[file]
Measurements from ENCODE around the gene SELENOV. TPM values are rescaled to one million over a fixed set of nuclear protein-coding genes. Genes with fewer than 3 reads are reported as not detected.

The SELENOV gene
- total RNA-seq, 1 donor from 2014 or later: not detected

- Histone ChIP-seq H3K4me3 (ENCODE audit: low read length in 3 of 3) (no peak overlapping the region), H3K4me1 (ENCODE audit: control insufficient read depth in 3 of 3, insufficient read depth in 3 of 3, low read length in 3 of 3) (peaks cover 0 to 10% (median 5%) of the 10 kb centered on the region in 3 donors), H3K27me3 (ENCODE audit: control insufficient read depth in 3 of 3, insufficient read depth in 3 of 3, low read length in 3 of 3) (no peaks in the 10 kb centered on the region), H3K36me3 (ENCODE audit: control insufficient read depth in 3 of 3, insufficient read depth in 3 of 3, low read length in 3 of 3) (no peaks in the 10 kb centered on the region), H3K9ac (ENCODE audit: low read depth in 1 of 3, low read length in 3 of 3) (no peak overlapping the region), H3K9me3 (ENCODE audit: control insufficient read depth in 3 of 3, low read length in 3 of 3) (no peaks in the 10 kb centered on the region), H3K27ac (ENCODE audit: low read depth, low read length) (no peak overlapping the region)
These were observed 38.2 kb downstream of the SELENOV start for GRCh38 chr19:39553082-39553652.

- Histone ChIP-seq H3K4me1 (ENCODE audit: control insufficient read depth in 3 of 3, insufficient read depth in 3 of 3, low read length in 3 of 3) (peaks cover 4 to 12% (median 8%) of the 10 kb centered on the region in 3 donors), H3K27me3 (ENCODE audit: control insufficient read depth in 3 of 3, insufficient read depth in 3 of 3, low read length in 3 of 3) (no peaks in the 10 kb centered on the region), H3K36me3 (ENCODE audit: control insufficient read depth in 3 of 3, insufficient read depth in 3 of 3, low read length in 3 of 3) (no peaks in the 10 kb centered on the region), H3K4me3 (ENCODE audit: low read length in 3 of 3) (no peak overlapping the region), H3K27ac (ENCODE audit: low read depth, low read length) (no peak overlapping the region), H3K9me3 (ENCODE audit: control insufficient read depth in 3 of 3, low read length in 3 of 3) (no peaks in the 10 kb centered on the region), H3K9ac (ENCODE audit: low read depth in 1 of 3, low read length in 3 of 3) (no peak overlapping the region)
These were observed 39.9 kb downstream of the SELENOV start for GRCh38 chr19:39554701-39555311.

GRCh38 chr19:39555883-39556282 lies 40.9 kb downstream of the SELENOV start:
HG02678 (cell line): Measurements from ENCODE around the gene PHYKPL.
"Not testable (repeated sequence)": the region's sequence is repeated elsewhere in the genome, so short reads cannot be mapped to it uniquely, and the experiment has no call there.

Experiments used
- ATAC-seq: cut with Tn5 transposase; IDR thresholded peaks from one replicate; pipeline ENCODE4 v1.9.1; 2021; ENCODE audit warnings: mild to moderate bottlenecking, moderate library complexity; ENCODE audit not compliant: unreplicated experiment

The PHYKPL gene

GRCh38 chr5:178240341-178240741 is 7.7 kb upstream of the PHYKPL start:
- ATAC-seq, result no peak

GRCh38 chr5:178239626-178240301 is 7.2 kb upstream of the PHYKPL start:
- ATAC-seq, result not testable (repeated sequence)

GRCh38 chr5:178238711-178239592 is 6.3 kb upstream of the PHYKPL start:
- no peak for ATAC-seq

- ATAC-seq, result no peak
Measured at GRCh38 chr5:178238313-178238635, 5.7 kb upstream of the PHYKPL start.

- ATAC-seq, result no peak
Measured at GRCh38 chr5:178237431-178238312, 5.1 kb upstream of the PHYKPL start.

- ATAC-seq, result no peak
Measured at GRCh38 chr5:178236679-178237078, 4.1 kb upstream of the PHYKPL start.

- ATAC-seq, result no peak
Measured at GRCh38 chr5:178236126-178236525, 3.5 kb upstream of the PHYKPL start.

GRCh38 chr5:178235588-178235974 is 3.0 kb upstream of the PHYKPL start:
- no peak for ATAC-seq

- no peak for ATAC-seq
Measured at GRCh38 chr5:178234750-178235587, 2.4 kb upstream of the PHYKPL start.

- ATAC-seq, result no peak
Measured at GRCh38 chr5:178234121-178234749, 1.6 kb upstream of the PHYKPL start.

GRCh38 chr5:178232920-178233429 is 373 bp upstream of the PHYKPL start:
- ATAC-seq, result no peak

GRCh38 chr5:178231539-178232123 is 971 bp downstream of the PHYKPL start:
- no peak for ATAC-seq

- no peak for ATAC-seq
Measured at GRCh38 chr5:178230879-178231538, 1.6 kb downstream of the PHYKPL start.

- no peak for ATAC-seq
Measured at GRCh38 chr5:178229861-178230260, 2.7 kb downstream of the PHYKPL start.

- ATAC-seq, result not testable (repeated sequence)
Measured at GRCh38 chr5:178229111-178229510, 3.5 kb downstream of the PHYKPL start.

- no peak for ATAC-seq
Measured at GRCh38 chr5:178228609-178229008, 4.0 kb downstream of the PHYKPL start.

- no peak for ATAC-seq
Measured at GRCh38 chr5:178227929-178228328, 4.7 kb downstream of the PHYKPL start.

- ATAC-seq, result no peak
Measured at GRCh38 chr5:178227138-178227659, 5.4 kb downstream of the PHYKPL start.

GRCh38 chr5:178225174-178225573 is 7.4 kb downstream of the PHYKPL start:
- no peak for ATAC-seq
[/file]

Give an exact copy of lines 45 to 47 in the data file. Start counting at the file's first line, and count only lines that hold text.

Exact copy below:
Measured at GRCh38 chr5:178228609-178229008, 4.0 kb downstream of the PHYKPL start.

- no peak for ATAC-seq
Measured at GRCh38 chr5:178227929-178228328, 4.7 kb downstream of the PHYKPL start.